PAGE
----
Episode 4 — Don’t hack MAC One

Because a cyberattack could cause the loss of physical integrity, cybersecurity is paramount in our case. We all heard about the famous attacks on Tesla and Chrysler where attackers were able to take control of the connected vehicle remotely. Therefore, we kept cybersecurity in mind from the beginning, and we want MAC One to be as secure as possible.

To secure MAC One, our team divided our efforts in three different streams. Let’s have a look!

  1. Secure the connections with the vehicle

In this first stream, we wanted to secure the communications between the vehicle and other devices as we want to avoid the possibility of man-in-the-middle attack.

What is the man-in-the-middle attack?

A man-in-the-middle attack, is a scenario where the attacker secretly relays and possibly alters the communication between two parties who both believe they are communicating with each other directly.

We want to avoid this vulnerability and secure communications by using asymmetrical cryptographic methods (in our case, we will use TLS protocol relying on RSA 2048 certificates).

2. Authenticate the user

The second stream will deal with user authentication. We want to make sure that the user who is driving the car is who he pretends to be. For that, we will implement an authentication method consisting of a login, a password and a third factor (SMS code in this case). The following schema explains what a strong authentication is:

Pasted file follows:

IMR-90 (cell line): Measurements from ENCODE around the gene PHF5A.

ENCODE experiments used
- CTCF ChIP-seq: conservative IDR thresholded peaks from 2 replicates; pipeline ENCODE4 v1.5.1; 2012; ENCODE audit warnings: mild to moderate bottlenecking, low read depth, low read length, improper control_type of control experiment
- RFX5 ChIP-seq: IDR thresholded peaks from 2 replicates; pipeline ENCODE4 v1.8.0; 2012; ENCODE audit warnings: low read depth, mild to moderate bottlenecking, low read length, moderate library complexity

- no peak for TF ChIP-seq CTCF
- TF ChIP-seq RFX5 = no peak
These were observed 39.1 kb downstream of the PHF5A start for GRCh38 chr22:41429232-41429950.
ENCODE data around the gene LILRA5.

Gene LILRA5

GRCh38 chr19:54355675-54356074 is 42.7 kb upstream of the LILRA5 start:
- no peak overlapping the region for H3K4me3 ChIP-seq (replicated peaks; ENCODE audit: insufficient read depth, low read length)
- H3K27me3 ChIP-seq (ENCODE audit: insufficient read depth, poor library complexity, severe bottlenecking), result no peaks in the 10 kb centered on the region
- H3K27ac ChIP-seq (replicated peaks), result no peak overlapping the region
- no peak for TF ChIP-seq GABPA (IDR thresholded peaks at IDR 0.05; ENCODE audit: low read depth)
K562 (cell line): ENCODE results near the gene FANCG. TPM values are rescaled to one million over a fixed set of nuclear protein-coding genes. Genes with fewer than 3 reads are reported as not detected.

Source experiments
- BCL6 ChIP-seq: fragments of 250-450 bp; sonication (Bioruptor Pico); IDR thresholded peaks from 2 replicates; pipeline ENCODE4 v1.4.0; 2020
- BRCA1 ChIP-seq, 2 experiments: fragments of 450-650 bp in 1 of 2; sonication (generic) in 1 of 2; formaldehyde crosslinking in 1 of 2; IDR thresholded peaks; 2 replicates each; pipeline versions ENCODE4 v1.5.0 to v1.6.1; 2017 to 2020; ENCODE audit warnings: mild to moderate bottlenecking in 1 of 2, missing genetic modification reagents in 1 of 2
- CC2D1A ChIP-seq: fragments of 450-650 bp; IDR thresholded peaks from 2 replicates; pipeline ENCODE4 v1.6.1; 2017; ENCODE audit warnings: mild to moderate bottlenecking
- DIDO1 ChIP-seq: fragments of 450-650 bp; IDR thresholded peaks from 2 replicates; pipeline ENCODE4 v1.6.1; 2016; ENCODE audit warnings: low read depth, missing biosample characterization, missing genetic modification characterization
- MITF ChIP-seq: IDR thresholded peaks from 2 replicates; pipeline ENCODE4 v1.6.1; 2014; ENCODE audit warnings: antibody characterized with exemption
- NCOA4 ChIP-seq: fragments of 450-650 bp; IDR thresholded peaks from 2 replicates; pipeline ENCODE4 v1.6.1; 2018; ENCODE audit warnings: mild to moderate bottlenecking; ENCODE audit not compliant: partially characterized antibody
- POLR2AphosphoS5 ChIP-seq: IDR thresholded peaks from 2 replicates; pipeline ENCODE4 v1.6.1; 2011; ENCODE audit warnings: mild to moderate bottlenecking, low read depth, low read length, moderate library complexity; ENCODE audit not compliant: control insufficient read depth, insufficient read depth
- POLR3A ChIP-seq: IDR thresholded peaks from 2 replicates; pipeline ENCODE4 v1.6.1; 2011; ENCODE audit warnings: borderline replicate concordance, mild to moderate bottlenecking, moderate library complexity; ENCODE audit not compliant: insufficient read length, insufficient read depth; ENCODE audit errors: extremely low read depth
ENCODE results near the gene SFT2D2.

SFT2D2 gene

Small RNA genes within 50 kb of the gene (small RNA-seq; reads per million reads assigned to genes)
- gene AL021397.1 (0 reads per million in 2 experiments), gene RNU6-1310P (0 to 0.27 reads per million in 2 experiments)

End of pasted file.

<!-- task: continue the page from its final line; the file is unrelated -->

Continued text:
Here we have three authentication factors. Now, only a well-known person will have access to the vehicle.

3. Manage the user permissions on the vehicles

The project team wants to set up a booking system for the vehicle where only the person who booked the vehicle would be able to drive it.

To manage user permissions, we will implement a solution based on the OAuth2 protocol. It is an open standard for access control, used to authorize web sites, applications or software to access protected resources in behalf of the end-user.

The schema below depicts how OAuth2 works with the Resource Owner Password Credentials flow:

Thanks to OAuth2, we will know with certitude that the user has allowed the application to send commands to the vehicle on his behalf.

It will also let us implement granular access control based on the reservation schedule of the vehicle.

We are taking cybersecurity very seriously in this project, so we are taking it into account from the beginning. Those three work streams are the basis on which a secure vehicle will be built.

In the next episode you will discover the software embedded in the vehicle for driving and communicating in the very first levels of autonomy… STAY TUNED !